Forget a Red Bull seat – Daniel Ricciardo’s F1 future is in jeopardy once again

Daniel Ricciardo perhaps could not have believed his luck when, just four months into the 2023 F1 season, a route back to the highly-craved 20-spot grid opened up last year. But if the affable and popular Aussie is not careful, he could fall victim to the precise course of change that relaunched his career last summer.

Because patience is not a word associated with Red Bull Racing.

You only need to ask Nyck de Vries that, booted out of the team altogether after 10 point-less races last year for AlphaTauri. A few years earlier it was Alex Albon and before that Pierre Gasly, who was afforded 12 races before his demotion to the sister team. Whatever their differences off-track currently, team chief Christian Horner and adviser Helmut Marko are firmly aligned in one way: they’re not afraid to make bold changes. And quick.

In Japan on Sunday, as the mothership Red Bull team secured another one-two finish with Max Verstappen back in the winning groove, RB driver Ricciardo was a tad unfortunate. Deemed a racing incident by the stewards, Lance Stroll’s Aston Martin on the left triggered a slight shift to the right for Ricciardo at turn two, which resulted in a collision with Alex Albon, who the Australian admits he didn’t see.

Rather refreshingly, neither complained about the incident or the heavy shunt afterwards – it was simply one of those things that happen on lap one of a motor race.

But the timing could not have been much worse for Ricciardo, who endured a frustrating weekend at Suzuka, a fortnight after a home grand prix to forget in Melbourne. Then, teammate Yuki Tsunoda scored six points, exhibiting genuine pace in this iteration of RB car. Ricciardo started last on the grid at Albert Park, finishing an unimpressive 12th. This weekend, Tsunoda again finished in the top 10, this time at his home race, while Ricciardo watched on from the garage.

Sitting out the first practice for Japanese junior Ayumu Iwasa on Friday, drops of rain in the second practice session effectively gave Ricciardo just one hour of Saturday practice to get up to speed. A session where he spun his car. Yet in qualifying he came close to matching Tsunoda, his Q2 lap time just 0.055 seconds off his team-mate and a top-10 starting spot. But as he has done throughout the first four races of this season, Tsunoda has the clear edge.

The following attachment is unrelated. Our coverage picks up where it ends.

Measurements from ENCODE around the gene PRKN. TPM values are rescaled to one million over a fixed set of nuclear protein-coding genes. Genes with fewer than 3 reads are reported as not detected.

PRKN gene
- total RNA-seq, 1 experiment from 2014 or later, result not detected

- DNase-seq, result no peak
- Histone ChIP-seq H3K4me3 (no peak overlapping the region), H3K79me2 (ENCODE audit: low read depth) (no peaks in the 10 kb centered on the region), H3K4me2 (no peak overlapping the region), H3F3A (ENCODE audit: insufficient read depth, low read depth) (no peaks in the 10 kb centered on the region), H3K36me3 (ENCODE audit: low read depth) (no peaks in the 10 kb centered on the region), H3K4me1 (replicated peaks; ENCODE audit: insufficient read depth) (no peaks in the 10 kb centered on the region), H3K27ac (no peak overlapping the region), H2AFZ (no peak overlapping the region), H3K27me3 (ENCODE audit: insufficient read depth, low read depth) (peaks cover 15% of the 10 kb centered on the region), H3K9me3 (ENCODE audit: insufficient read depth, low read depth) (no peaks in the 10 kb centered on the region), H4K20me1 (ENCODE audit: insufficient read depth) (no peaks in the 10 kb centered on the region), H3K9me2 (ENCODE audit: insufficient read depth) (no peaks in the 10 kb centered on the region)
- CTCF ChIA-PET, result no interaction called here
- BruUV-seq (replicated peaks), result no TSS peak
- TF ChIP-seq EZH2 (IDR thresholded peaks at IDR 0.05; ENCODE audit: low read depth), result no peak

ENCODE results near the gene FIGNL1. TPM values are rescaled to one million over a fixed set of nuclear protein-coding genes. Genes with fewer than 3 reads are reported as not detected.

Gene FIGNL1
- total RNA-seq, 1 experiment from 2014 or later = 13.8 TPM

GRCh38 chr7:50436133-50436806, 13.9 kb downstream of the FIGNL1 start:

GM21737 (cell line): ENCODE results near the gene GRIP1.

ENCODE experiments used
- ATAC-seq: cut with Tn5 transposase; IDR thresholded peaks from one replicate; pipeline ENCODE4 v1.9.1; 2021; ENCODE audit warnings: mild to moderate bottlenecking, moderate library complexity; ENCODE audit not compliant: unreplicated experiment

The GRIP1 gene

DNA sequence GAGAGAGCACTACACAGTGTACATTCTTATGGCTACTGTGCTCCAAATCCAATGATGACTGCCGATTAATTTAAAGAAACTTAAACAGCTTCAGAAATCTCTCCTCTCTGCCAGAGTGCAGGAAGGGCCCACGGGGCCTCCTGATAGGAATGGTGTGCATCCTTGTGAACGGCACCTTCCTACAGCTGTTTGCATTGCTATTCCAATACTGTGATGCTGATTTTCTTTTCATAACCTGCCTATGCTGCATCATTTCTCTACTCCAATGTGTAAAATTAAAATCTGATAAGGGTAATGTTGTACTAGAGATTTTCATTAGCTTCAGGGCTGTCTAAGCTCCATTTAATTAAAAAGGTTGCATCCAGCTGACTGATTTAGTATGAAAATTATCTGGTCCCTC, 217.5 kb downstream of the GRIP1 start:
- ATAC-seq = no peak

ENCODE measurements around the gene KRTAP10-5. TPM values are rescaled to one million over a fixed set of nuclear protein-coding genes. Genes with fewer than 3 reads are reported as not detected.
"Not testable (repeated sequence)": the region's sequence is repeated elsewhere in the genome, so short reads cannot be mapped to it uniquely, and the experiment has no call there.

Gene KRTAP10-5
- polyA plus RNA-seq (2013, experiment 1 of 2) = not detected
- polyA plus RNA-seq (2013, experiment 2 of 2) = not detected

With his teammate on seven points, a scoreless Ricciardo is under pressure. Sure, because of his form. But also because of Liam Lawson, waiting in the wings as a reserve who would be fully deserving of a permanent seat on the grid.

Daniel Ricciardo could lose his RB seat to Liam Lawson if his form does not improve (Getty Images)
Daniel Ricciardo could lose his RB seat to Liam Lawson if his form does not improve (Getty Images)
Yuki Tsunoda secured a top-10 finish at his home race in Japan (Getty Images)
Yuki Tsunoda secured a top-10 finish at his home race in Japan (Getty Images)

While reports a few weeks back that Ricciardo could be ditched after the next race in China – if things do not improve – seem too hasty even for Red Bull, there is no doubt that the 34-year-old will be looking over his shoulder. In fact, the F1 production team did not miss a beat on Sunday when Ricciardo, in conversation with his engineer post-crash in the garage, need only look over his shoulder to see Lawson glaring inquisitively, with the look of a man ready to pounce.

New Zealand youngster Lawson impressed when stepping in for Ricciardo last year after the Aussie broke his hand in Zandvoort. He scored points, finishing ninth in Singapore. By the time Ricciardo was picked for 2024 alongside Tsunoda anyway, the disappointment from camp Lawson was palpable. There is no doubt that RB and their new team principal Laurent Mekies have a ready-made replacement available.

Ricciardo, however, is keen to play down his current form: “I think today is a singular moment,” he said after his crash.

“I don’t look at today and think ‘Oh man this year, when it rains it pours.’ I feel it was just one of those things. It obviously sucks when they do.”

At the start of the season, Ricciardo made no secret of his ambitions to salvage a second shot at Red Bull in 2025. Yet Sergio Perez insists his future will be sorted within the next month and, after three second-place finishes out of four, he is looking closer and closer to sealing a return as Max Verstappen’s teammate.

But forget the world champions, Ricciardo has a big battle on in the short term. Charisma and personality will only get you so far in Formula 1; Ricciardo knows that after his McLaren axing in 2022. As they all say, the stopwatch does not lie – and the Honey Badger needs to show some signs of his former self quickly.